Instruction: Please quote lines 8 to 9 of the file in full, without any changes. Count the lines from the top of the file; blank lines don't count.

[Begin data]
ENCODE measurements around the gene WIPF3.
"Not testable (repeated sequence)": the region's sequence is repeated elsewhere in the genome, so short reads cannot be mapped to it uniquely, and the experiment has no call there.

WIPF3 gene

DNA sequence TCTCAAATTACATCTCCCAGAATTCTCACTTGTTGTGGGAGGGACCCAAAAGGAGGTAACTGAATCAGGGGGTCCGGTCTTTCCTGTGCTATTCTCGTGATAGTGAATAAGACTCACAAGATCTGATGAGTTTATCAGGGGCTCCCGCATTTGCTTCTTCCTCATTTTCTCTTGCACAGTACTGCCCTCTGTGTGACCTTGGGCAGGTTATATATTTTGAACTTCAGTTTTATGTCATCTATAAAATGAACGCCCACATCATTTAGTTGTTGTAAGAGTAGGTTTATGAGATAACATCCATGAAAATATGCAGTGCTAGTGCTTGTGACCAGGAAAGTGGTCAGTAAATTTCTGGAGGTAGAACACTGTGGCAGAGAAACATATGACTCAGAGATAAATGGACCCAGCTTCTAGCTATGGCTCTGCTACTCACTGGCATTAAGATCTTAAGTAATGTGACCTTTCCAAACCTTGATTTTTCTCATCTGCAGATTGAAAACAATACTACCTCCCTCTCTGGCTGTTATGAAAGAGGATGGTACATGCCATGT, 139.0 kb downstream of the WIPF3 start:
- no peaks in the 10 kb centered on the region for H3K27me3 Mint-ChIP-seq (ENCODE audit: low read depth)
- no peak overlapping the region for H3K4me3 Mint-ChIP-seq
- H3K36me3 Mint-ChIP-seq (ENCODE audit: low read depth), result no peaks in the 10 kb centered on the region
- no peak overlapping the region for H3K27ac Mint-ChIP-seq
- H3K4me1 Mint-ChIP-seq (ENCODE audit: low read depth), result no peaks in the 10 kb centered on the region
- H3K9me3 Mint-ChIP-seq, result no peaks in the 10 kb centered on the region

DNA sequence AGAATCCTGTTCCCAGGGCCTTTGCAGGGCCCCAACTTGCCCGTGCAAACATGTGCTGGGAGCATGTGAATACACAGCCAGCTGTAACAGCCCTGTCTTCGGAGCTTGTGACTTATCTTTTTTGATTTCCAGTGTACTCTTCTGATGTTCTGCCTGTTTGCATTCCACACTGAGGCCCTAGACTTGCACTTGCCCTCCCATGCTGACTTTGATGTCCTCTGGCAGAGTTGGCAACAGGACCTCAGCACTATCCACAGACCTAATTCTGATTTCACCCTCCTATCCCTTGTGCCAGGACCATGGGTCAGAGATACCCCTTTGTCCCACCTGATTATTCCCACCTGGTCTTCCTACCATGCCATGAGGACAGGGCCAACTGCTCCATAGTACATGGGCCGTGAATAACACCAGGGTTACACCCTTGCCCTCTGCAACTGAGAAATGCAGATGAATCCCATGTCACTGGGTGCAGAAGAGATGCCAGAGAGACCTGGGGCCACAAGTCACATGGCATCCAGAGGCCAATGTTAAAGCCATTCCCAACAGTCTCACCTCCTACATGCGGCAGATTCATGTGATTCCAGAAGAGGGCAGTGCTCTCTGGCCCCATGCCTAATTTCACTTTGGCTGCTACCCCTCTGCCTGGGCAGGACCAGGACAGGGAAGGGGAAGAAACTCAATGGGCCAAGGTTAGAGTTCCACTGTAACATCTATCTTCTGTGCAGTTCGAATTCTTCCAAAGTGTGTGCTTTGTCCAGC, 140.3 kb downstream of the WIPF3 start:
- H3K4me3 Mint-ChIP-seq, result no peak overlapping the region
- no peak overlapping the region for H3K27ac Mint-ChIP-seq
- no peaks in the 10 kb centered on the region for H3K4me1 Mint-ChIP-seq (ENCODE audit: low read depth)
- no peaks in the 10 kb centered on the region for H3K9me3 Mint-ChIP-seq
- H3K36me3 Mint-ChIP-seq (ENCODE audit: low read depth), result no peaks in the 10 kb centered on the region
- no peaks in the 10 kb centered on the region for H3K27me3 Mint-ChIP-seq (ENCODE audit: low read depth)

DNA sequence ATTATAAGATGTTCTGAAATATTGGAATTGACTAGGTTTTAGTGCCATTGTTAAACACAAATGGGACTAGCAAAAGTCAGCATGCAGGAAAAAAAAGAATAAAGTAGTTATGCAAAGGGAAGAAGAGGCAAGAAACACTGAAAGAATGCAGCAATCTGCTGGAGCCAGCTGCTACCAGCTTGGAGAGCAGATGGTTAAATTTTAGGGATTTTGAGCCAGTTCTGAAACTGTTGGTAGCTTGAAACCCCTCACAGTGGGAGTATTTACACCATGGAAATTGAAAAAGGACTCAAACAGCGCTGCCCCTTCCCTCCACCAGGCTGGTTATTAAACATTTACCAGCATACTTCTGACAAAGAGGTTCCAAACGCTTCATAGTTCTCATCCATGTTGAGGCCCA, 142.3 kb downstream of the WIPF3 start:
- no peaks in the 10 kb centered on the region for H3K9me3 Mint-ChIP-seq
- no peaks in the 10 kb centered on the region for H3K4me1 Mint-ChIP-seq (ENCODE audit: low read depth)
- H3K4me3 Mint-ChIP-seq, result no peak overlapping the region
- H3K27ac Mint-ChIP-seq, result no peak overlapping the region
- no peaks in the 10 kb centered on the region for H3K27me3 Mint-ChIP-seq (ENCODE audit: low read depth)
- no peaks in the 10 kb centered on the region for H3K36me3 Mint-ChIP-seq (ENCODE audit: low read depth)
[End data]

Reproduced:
- no peak overlapping the region for H3K27ac Mint-ChIP-seq
- H3K4me1 Mint-ChIP-seq (ENCODE audit: low read depth), result no peaks in the 10 kb centered on the region